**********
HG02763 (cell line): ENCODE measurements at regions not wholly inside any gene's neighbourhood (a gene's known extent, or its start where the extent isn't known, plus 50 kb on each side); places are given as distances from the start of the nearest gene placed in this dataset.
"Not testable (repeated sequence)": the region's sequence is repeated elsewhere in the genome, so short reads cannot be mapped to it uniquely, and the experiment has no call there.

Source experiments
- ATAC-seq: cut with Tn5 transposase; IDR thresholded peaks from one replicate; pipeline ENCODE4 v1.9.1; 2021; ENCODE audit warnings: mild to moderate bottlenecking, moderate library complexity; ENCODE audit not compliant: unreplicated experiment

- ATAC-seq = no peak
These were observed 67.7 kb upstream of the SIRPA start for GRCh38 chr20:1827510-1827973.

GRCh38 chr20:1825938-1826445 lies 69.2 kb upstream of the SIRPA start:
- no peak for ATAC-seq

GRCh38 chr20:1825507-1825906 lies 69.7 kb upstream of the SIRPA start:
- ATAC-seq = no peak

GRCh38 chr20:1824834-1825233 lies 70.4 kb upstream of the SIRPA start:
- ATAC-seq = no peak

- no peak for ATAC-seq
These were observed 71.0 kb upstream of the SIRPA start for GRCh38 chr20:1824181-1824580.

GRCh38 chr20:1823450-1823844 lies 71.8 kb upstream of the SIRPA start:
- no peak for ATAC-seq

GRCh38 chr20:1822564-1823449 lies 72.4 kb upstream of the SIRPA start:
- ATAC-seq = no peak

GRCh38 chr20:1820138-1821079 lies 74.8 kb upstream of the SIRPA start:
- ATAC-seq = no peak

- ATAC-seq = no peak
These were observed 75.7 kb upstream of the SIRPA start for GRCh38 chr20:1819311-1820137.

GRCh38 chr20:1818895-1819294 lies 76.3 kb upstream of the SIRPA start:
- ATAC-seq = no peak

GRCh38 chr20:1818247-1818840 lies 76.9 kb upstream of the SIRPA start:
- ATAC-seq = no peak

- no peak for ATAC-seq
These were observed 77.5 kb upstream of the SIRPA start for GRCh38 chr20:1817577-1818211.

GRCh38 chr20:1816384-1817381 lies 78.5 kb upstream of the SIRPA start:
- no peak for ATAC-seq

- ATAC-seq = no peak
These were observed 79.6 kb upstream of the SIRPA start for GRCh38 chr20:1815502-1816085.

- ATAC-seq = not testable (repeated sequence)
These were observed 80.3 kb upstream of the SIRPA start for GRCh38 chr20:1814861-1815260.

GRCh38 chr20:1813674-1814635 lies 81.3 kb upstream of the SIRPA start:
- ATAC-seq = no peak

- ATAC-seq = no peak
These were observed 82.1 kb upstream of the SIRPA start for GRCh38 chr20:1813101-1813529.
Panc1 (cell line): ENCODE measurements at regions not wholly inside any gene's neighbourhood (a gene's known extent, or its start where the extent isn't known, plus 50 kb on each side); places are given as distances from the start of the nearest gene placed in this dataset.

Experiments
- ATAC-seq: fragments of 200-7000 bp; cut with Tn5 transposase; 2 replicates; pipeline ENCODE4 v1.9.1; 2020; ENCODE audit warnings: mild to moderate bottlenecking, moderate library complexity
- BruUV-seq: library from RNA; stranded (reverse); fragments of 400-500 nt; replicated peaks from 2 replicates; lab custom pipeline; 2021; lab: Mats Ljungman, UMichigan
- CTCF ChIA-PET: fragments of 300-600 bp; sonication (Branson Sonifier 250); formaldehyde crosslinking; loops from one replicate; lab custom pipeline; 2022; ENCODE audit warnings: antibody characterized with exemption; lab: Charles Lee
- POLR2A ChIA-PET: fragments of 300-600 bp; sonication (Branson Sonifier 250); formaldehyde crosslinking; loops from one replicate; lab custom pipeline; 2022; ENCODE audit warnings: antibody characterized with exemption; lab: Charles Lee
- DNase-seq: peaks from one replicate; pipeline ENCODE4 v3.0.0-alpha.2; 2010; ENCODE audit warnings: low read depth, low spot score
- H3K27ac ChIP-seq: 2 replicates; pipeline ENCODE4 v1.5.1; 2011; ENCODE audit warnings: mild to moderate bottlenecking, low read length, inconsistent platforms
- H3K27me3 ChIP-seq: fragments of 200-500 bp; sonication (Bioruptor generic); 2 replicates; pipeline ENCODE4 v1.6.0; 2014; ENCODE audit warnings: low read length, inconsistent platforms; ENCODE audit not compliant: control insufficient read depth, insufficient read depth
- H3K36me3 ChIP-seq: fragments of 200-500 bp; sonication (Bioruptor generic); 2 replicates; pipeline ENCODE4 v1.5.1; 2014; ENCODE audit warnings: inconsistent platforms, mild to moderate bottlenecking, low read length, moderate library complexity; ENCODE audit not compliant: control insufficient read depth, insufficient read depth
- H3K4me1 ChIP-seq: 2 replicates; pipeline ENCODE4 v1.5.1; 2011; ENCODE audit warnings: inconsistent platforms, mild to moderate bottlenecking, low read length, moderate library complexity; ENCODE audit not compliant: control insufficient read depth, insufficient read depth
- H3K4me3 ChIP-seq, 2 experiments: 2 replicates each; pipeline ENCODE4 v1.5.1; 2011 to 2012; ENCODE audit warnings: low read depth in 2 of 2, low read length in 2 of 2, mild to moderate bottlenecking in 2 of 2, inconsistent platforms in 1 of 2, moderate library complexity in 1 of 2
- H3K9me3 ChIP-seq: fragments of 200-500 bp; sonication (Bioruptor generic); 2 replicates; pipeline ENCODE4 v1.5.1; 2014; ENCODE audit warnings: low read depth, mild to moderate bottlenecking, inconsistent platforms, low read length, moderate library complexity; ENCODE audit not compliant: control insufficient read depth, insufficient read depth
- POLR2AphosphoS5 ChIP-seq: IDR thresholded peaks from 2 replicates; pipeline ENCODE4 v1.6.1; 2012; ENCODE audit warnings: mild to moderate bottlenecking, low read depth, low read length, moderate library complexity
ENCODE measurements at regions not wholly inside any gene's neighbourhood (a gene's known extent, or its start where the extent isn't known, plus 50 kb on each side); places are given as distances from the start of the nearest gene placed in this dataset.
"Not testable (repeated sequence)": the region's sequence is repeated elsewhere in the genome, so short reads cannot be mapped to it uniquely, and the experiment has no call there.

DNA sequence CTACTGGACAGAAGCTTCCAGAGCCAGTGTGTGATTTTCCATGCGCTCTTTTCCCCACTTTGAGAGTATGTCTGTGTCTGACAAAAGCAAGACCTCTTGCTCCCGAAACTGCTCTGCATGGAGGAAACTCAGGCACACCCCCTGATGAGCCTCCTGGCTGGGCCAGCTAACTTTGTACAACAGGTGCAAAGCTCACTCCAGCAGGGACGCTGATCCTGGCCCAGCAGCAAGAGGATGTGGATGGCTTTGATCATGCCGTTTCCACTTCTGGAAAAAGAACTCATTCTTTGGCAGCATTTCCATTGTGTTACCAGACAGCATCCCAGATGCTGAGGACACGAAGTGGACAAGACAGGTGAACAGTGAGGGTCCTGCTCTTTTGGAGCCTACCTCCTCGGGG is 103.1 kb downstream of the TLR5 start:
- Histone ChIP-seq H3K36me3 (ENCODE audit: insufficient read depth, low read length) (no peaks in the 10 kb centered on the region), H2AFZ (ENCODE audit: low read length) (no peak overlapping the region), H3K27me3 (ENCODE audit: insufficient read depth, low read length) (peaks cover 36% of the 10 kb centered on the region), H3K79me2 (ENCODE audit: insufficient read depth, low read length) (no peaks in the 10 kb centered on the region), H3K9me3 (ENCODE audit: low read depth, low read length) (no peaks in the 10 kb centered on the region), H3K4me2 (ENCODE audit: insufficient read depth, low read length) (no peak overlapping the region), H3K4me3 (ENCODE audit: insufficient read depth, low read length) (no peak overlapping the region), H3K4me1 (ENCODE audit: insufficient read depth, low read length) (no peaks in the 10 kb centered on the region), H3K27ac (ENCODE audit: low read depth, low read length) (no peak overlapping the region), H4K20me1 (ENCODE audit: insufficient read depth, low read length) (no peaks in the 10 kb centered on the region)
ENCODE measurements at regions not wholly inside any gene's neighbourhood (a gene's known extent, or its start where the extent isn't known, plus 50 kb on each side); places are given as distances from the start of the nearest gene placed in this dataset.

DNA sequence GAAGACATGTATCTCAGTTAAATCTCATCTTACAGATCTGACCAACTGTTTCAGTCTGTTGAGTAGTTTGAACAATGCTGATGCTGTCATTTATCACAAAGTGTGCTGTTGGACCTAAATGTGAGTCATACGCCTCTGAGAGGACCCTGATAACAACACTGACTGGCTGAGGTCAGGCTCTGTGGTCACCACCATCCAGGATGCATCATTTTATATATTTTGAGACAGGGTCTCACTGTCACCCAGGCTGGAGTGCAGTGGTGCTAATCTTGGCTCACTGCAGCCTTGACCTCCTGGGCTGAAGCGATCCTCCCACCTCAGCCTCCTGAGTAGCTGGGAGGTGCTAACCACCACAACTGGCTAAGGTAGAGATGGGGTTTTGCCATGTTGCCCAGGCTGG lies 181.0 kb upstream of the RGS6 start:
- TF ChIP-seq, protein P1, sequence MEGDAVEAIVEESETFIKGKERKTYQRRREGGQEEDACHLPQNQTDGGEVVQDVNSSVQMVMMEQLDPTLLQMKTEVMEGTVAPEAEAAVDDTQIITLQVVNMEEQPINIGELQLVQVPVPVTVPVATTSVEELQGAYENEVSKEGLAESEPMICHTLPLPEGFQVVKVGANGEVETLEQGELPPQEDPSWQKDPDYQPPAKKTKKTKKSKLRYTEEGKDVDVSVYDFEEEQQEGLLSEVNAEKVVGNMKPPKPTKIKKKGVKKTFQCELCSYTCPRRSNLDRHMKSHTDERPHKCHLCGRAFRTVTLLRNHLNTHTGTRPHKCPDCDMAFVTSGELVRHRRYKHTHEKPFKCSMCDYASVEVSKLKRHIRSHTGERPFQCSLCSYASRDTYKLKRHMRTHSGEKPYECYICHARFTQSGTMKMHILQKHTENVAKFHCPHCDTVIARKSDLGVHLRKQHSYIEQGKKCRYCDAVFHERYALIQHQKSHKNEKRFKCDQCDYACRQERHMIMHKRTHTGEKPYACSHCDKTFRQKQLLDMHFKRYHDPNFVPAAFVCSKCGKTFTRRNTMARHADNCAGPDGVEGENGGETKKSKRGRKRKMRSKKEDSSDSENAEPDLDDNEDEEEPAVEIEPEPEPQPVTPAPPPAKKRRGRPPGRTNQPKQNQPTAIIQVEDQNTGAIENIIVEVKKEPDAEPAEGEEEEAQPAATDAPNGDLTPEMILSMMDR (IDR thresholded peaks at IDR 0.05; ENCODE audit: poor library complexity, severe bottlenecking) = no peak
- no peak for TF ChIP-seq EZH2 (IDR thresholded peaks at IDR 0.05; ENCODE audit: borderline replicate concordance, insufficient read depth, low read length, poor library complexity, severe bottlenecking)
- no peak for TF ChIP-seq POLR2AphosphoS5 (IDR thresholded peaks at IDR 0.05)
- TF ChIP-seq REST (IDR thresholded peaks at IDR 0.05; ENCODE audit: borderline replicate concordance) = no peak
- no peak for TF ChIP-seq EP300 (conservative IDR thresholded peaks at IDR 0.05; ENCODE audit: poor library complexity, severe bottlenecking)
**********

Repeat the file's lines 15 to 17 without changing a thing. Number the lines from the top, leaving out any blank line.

GRCh38 chr20:1823450-1823844 lies 71.8 kb upstream of the SIRPA start:
- no peak for ATAC-seq

GRCh38 chr20:1822564-1823449 lies 72.4 kb upstream of the SIRPA start: